China's government gives grants to dozens of universities to help them improve their undergraduate teaching materials and then put them online. The goal is for teachers at less-rigorous institutions to learn from the countries' best instructors and improve their own courses. The country's Ministry of Education gives professors grants to post their course materials online.
Stian Haklev, a graduate student in education at the University of Toronto who has studied online projects in China, says the program, called "the quality project," focuses on instructors rather than students, unlike MIT's OpenCourseWare.
The government sees its approach as the most cost-effective way to improve education. Though students who find the course materials and videos online may benefit, the program wasn't designed to teach students directly, Mr. Haklev says.
Since many professors compete for the grants, which are worth about $10,000, universities consider winning them a matter of prestige. Because of the project, more than 10,000 courses from Chinese universities are now available online.
In India, the focus is directly on students. The country's most rigorous technology universities have been posting videos of lectures since 2007, hoping that millions of students at its less elite schools will benefit. Videos of about 110 courses at the public institutions are available online, with 40 hours available per course.
Cheaper than new universities
M.S. Vijay Kumar, a senior associate dean at MIT who has advised the Indian ministry on its open-courseware plans, says the government will continue to support such projects because it's cheaper than building new universities and hiring more professors.
The institutions—called the Indian Institutes of Technology and the Indian Institutes of Science—are extremely selective. For the thousands of students who aren't admitted, says Mr. Kumar, "the likelihood of them going to institutions where there are good faculty is slim."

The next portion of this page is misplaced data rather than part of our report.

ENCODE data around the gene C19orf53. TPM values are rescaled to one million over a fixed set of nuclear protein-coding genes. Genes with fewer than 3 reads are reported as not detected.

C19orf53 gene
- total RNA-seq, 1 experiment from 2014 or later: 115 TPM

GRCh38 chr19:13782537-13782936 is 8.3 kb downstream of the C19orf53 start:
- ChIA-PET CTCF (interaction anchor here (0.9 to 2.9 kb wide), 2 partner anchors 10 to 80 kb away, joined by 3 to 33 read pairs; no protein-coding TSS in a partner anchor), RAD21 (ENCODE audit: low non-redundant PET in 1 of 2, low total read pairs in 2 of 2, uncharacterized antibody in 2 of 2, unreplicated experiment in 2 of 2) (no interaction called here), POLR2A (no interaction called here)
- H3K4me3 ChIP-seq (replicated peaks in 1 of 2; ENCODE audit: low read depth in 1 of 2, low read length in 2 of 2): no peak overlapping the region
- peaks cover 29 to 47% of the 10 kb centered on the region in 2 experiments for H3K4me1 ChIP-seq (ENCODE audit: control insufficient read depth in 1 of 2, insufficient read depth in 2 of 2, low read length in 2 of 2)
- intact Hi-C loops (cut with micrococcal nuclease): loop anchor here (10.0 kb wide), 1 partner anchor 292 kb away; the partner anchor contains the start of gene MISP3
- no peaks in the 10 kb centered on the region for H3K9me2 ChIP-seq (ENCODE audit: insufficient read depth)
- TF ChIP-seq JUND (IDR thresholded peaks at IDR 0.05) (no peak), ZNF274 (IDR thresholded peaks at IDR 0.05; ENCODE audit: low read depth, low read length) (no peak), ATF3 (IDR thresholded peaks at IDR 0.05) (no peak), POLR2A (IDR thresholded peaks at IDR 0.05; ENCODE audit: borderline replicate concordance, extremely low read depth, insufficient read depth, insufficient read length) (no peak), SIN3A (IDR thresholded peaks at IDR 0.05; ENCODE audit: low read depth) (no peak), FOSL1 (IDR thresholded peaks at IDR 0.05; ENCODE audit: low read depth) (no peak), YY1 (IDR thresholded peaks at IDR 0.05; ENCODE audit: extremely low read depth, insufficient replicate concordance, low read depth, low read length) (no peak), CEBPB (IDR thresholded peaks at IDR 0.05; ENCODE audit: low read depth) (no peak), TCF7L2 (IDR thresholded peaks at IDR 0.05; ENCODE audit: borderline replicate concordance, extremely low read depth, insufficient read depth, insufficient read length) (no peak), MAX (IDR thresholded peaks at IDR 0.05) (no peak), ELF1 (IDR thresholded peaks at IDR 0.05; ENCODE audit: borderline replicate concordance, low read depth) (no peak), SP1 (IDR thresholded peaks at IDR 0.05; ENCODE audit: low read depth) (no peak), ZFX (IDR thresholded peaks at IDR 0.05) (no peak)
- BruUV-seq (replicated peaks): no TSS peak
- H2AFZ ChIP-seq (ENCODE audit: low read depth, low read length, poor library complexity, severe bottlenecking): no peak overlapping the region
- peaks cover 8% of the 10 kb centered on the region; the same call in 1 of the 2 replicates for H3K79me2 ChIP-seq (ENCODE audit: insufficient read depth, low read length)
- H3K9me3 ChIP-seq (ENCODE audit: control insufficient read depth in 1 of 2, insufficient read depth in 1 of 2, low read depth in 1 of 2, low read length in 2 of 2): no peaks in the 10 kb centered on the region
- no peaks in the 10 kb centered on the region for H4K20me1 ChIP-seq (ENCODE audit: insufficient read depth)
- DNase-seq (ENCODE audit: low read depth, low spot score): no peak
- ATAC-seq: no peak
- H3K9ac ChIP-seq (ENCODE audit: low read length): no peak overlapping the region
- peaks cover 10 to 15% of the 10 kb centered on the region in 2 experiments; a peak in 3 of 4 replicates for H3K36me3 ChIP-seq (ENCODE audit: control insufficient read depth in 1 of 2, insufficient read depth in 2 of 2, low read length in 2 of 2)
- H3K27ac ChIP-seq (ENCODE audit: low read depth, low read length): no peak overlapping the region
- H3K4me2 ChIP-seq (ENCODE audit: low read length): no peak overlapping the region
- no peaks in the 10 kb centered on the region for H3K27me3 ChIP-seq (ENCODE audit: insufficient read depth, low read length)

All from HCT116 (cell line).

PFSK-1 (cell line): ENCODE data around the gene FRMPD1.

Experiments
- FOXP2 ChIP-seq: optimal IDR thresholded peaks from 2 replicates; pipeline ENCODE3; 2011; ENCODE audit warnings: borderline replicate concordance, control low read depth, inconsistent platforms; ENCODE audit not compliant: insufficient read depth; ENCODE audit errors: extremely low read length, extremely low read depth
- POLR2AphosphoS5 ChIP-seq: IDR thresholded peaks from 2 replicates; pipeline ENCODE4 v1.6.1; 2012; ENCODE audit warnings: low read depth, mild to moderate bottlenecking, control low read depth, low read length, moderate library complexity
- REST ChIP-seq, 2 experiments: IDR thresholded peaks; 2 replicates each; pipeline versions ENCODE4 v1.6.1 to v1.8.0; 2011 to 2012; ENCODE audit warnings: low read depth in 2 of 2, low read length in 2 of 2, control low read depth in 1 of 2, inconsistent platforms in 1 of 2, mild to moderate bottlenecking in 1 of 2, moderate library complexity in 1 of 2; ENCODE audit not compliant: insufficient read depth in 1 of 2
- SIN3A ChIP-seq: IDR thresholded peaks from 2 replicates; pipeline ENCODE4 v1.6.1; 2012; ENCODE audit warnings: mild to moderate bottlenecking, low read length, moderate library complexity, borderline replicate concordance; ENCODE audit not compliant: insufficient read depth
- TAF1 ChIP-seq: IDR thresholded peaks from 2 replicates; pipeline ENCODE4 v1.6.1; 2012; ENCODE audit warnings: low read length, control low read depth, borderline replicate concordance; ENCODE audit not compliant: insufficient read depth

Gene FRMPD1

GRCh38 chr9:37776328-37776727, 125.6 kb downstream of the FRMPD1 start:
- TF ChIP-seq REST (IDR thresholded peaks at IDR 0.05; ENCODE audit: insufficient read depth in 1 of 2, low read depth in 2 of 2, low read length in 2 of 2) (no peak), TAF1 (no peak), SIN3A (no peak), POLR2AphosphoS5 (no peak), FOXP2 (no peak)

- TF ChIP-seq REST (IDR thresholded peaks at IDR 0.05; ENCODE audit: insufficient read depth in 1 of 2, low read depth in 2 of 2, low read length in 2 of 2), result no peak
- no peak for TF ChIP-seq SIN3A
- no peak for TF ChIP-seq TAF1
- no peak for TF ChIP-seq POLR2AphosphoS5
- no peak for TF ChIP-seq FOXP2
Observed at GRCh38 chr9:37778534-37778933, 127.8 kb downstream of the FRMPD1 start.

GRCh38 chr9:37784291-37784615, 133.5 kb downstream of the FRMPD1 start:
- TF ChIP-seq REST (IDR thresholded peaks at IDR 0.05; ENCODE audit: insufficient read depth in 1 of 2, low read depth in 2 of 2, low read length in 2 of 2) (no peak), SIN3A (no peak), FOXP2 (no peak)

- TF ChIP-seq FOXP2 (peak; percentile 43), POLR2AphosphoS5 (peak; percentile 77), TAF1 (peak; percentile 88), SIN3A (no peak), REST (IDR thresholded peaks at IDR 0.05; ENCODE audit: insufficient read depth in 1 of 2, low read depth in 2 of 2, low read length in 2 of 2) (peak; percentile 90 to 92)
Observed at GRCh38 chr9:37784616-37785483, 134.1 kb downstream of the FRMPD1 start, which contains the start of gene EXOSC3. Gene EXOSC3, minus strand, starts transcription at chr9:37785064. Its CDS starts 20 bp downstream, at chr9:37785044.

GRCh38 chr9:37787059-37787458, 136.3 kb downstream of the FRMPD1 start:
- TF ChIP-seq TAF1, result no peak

"India is a country in a hurry," and posting course materials from top institutions is the fastest way to spread solid education, he adds.
Marshall S. (Mike) Smith, a senior counselor to U.S. Secretary of Education Arne Duncan, says the United States needs to keep an eye on projects in China and India.
"We run the risk of falling behind. I think, in particular, China and India are thinking a lot about this stuff. ... There's a lot of consideration and a huge drive to make college much more accessible."
For Vietnam, open courseware is a multigovernment project. The Vietnam OpenCourseWare Project began as a joint effort between the Vietnam Education Foundation—an independent U.S. federal agency—as well as the Vietnam Ministry of Education and Training.
The education foundation has contributed $500,000 to the project. With this money, the foundation and the ministry started a new portal in December 2007 that has attracted 200,000 unique visitors per month.
The materials for Vietnamese OpenCourseWare were almost entirely developed within Vietnam. In addition to uploading more than 200 courses to the portal, Vietnamese institutes are also responsible for creating more than 1,000 "modules"—two- to three-page "knowledge chunks" of educational materials.
The module system, according to Lynne Mcnamara, acting executive director of the foundation, allows even the most time-pressed professors to add to the collective knowledge of the project.
"With textbooks costing $150 a piece, there are a lot of people in Vietnam who just can't afford to learn that way," Ms. McNamara says. "This is one way that know ledge can be shared more broadly."
Additional reporting by Marc Parry